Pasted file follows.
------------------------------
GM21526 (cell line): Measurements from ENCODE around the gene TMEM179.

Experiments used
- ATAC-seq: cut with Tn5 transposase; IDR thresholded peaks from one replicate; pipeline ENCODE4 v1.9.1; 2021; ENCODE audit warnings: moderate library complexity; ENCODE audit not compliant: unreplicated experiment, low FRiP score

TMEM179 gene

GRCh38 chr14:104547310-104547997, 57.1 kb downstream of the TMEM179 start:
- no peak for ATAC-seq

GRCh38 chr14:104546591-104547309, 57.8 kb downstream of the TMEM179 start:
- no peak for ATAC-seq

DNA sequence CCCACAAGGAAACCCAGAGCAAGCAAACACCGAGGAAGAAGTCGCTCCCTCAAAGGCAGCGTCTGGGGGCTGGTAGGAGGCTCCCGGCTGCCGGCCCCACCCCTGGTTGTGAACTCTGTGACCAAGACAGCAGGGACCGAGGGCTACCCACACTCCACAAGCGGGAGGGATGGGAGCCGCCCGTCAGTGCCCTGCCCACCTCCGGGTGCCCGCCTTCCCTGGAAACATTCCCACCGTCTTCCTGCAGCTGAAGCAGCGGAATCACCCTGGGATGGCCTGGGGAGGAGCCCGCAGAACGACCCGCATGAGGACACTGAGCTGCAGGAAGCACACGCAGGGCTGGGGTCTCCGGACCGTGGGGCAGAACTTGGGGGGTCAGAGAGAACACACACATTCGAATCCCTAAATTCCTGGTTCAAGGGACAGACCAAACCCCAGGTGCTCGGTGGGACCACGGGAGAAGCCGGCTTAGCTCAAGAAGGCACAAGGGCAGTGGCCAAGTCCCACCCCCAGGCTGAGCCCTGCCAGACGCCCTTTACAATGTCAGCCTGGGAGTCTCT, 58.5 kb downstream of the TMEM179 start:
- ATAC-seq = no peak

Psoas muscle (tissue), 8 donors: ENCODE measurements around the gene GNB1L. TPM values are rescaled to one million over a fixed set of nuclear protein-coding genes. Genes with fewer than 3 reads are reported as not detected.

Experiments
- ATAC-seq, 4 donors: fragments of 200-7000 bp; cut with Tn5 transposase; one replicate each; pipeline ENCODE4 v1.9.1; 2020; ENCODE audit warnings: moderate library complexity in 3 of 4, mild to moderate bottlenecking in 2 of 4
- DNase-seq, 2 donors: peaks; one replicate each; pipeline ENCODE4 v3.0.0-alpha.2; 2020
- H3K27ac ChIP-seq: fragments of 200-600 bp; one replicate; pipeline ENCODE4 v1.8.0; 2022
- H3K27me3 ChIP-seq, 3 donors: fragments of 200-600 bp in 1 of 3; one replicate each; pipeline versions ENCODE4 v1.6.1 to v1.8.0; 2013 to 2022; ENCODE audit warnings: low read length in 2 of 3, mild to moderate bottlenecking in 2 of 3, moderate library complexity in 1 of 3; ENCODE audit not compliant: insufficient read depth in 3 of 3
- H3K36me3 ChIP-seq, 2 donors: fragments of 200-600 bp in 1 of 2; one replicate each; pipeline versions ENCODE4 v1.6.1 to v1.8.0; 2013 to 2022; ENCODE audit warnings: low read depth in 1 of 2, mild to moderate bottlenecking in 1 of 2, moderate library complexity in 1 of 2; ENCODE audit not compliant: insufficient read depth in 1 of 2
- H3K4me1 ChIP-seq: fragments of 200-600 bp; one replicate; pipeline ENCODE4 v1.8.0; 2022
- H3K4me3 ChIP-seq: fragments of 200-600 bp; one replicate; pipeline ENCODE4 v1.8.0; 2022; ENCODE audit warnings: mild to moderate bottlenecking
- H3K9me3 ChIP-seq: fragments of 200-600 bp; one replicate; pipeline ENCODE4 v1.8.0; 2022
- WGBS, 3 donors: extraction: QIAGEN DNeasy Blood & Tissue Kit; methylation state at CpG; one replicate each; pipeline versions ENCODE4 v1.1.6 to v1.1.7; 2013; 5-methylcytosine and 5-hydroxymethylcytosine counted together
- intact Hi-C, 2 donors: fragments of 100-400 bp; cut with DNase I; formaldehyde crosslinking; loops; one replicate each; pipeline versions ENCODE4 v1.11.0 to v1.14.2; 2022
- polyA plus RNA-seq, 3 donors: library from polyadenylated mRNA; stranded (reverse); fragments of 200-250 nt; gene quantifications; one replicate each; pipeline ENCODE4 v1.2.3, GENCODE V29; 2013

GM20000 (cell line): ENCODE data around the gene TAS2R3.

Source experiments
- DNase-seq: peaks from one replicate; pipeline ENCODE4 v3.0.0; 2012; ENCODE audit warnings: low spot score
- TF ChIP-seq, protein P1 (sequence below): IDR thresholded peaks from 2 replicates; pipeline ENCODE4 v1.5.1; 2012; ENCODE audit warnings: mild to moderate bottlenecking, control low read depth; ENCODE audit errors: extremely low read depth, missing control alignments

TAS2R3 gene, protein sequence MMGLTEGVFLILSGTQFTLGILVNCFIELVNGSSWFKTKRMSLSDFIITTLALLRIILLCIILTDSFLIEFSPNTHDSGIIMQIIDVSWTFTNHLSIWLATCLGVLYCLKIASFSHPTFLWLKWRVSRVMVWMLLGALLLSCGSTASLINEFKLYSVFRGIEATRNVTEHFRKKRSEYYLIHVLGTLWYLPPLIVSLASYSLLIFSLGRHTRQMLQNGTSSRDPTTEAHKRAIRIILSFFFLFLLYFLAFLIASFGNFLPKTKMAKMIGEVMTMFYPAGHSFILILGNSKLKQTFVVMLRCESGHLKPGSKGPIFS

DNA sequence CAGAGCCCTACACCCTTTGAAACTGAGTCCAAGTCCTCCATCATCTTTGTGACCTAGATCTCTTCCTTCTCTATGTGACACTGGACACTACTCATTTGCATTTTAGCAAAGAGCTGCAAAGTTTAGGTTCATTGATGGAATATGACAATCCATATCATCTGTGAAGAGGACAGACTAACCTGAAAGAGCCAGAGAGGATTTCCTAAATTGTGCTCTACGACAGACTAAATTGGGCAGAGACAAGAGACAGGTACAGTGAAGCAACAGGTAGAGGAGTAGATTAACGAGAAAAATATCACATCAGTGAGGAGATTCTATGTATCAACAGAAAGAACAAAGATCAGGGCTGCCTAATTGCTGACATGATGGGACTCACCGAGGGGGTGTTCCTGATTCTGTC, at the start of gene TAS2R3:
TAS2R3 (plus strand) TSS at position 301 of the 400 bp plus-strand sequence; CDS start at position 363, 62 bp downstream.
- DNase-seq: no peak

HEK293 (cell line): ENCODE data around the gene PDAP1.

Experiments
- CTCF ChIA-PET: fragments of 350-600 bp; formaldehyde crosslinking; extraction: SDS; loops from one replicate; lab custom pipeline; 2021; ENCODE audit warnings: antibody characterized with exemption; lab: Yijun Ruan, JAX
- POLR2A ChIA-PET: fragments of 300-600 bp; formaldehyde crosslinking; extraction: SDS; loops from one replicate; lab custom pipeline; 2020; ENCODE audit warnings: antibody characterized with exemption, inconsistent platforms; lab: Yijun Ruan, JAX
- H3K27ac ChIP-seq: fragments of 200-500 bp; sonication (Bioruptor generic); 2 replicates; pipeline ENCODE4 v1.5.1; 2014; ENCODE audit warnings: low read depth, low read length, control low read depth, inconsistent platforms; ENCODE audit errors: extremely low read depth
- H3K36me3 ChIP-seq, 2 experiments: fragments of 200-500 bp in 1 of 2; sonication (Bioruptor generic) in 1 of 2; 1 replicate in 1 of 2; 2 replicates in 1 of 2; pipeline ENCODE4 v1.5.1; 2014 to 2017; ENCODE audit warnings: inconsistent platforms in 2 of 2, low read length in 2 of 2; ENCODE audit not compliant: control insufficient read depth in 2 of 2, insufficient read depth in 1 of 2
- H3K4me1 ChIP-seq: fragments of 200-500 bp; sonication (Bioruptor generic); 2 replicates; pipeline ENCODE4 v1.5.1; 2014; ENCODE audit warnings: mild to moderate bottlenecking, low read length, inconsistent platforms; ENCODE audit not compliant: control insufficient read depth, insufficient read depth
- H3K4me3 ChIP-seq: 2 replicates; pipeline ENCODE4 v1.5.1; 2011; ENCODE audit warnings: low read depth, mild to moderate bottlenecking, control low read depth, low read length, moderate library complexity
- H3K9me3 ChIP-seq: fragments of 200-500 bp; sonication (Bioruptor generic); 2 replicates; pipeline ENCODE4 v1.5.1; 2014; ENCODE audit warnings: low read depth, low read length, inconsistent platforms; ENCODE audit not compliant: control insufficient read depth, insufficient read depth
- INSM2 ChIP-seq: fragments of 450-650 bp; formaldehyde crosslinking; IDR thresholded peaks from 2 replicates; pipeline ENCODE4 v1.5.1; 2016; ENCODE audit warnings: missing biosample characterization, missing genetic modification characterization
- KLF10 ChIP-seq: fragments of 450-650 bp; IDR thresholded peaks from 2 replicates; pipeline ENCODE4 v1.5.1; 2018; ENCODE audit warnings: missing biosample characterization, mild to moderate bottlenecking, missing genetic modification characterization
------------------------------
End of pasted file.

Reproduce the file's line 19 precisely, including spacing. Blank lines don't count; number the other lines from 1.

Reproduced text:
- H3K4me3 ChIP-seq: fragments of 200-600 bp; one replicate; pipeline ENCODE4 v1.8.0; 2022; ENCODE audit warnings: mild to moderate bottlenecking